The Jobbing Doctor never used to have trouble recommending a career in medicine…
One of the things that I have done throughout my time is give advice to people who have considered medicine as an career. I have always enjoyed doing this, either on an individual basis, or as a mixed group.
When I started my career it was, as they say a ‘no brainer’. This was what I suggested to them. I would ask them what kind of career offered more than medicine. Maybe an opportunity to work in an area that was special to them – surgery, or psychiatry or paediatrics, possibly?
They could have a whole load of career options to go for. They could have a life with a very transferable qualifications, and a medical degree from a British medical school was a prized possession indeed. The opportunities were there to work in America, or Australia or anywhere around the world. The best doctors would come to the UK to work in our system, and they were great to work with – I remember one surgeon from Zimbabwe who was so gifted that he took MRCP and FRCS at the same time and passed them both – a unique example of a physician who could operate. He taught me how to play competitive bridge as well!
For some years I was trotted out at my local university to be part of a panel of speakers who would be advocates for their individual specialties. I loved that, because I could mercilessly tease my other specialty colleagues about the narrowness of their fields and the limitations of their work.
It was fun, because I believed I was truly blessed in my career choice.
That was then. This is now.
The other day I was speaking to my good friend who is the local pharmacist. He has been invited by the local sixth form college to talk to the students about a career in pharmacy. He has done this for a few years, and isn’t actually anxious about the standing up in front of 200 students. He has a sideline in amateur dramatics, so having an audience is very much meat and drink to him.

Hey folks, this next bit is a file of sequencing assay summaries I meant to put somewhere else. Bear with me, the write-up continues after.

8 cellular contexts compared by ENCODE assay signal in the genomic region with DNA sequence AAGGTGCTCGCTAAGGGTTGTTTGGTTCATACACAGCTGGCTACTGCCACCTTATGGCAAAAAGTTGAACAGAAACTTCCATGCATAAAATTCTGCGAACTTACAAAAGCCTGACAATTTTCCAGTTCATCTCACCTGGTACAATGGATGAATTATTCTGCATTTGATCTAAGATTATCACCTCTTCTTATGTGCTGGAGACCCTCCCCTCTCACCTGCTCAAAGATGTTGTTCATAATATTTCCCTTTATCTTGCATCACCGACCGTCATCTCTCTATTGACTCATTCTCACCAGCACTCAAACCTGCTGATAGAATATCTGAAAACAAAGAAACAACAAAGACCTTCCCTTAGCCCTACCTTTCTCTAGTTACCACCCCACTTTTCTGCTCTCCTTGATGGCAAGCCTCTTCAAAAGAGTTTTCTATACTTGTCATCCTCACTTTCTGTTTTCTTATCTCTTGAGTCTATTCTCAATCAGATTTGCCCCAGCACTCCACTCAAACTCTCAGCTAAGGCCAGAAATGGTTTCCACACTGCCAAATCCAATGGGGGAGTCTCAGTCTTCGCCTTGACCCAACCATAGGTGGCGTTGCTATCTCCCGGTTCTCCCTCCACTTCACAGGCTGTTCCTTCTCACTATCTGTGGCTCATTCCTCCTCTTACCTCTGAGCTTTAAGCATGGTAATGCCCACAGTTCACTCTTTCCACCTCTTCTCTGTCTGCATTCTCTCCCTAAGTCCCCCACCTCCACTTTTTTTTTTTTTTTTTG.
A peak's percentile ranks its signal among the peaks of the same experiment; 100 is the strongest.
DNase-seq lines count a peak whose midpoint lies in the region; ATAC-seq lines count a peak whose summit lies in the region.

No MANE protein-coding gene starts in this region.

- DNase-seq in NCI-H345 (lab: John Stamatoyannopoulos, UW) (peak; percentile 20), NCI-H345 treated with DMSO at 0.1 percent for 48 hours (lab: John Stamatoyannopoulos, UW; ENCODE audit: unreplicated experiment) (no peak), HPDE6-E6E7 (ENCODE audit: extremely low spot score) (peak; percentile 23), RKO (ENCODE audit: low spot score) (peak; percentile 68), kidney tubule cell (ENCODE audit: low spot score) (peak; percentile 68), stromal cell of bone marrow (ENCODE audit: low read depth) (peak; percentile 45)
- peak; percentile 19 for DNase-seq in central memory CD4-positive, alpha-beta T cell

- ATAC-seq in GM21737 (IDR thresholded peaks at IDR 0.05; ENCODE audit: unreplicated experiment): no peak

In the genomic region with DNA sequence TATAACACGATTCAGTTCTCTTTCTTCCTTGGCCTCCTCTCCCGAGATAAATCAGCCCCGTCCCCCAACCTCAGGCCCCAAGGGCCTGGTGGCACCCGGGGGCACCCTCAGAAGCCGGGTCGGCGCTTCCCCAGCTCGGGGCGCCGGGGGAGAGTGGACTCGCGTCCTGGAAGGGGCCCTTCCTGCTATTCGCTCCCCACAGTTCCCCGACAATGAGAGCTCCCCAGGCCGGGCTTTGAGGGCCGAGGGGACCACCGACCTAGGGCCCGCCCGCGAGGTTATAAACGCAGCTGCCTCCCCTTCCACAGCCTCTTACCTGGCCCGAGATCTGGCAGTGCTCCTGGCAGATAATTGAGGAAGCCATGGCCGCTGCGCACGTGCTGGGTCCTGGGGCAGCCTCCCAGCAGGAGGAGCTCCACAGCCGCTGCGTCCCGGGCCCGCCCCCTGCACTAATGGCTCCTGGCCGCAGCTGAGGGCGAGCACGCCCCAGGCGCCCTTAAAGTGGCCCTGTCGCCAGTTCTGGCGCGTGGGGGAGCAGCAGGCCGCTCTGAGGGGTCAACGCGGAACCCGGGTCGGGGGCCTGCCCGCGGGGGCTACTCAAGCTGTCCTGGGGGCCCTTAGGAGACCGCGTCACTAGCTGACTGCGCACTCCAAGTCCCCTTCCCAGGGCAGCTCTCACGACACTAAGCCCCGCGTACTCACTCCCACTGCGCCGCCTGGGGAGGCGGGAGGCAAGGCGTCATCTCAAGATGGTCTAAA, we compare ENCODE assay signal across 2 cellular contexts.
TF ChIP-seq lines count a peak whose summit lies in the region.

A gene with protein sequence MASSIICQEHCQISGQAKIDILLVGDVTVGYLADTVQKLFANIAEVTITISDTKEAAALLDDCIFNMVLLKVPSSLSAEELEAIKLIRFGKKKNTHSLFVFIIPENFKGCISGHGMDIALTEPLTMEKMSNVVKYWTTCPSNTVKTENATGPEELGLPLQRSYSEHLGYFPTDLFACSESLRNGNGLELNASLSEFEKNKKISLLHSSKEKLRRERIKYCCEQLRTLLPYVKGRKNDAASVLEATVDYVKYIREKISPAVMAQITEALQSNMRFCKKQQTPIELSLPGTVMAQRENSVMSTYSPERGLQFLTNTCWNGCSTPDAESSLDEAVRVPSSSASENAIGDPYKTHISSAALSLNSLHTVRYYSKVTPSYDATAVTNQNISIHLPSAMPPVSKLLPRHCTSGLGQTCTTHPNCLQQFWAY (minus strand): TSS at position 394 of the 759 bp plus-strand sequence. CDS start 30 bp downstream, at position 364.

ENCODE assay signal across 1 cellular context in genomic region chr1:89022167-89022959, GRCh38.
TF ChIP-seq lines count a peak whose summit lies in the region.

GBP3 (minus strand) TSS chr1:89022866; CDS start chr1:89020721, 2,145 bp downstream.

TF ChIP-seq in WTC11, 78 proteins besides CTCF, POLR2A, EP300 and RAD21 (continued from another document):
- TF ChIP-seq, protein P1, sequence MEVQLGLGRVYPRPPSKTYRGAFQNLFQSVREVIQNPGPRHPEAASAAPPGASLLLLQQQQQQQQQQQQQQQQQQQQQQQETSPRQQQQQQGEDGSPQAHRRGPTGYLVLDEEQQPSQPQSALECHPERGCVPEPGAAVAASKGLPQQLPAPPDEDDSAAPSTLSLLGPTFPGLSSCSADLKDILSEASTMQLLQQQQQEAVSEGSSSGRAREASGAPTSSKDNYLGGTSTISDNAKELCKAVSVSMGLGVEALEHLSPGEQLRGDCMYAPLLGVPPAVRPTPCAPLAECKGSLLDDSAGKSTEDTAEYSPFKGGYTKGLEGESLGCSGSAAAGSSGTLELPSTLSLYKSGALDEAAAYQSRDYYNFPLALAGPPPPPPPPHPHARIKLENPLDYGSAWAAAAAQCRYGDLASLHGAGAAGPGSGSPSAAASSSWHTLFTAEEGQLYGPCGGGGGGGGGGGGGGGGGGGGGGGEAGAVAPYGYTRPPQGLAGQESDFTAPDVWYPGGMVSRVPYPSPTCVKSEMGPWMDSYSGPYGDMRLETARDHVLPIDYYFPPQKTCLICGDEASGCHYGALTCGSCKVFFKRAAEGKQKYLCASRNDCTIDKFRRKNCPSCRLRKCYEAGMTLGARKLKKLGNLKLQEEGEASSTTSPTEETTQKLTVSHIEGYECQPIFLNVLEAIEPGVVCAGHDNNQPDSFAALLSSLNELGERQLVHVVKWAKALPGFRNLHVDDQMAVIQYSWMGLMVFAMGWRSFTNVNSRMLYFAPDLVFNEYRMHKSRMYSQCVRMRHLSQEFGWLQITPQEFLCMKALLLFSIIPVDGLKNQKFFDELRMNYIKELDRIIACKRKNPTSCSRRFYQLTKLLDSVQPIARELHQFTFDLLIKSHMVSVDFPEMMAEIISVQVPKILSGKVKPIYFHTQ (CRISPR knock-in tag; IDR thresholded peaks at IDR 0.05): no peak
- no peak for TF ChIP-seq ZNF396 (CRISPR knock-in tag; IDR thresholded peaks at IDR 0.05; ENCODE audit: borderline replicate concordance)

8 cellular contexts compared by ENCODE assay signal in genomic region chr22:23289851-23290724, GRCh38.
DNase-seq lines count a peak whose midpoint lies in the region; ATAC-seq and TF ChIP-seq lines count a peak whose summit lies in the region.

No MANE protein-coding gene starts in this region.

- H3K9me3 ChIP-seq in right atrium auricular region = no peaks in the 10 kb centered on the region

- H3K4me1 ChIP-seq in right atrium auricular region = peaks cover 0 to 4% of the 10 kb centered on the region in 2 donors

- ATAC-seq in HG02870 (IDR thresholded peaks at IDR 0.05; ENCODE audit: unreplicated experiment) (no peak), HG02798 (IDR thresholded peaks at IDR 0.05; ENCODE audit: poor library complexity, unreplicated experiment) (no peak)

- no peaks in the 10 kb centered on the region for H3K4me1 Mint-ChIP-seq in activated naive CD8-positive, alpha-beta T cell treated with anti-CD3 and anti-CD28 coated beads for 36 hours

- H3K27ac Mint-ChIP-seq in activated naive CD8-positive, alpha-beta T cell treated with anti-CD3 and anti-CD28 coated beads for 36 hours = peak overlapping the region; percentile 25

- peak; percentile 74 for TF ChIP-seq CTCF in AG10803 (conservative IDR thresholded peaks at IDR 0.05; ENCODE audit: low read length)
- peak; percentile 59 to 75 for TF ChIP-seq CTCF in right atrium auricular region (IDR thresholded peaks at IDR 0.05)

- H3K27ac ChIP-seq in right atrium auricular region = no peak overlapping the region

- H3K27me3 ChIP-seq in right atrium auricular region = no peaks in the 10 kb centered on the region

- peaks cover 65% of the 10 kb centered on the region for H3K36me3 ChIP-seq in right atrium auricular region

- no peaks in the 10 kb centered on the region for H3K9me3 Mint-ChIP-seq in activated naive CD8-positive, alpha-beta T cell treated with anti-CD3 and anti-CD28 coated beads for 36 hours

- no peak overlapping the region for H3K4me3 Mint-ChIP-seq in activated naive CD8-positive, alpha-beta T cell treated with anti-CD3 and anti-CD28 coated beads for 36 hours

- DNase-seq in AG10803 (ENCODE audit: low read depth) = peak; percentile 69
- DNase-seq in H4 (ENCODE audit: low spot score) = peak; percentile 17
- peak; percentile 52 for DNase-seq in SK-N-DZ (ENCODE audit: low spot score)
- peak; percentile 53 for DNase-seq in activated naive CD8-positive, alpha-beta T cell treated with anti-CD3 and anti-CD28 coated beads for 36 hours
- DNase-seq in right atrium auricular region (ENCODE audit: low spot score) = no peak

He and I now have a difficulty, because we have both seen our separate careers change dramatically in the last few years. He is now subject to targets and performance management. He now has to do pointless ‘reviews’ of medication to ensure that he ticks all the various boxes for his managers, who run a national chain of pharmacies.
He has lost his autonomy, and his ability to build up a pharmacy to his own specifications, and is being expected to peddle ‘medications’ that he knows are specious, but sell because there is a demand for them, simply because they make a fat profit from the gullible.
‘What can I tell the students, doc?’ he asks. He can no longer say that pharmacy is a great profession where you can offer a good service to the public and make a respectable living. He looks at his workload and recognises that more and more is around income generation, and persuading people to purchase medicines that are ineffective placebos.
I sympathise with him. Things aren’t what they used to be, and we will never have glad confident morning (to use Browning’s phrase) ever again.
He will of course fulfill his obligation to the college, and will put on a bravura performance. But he has a nagging doubt about the fact that he might persuade someone to go into pharmacy when he knows that, having his time again, he might now have made a different decision.
Nothing like medicine, of course.
Or is it?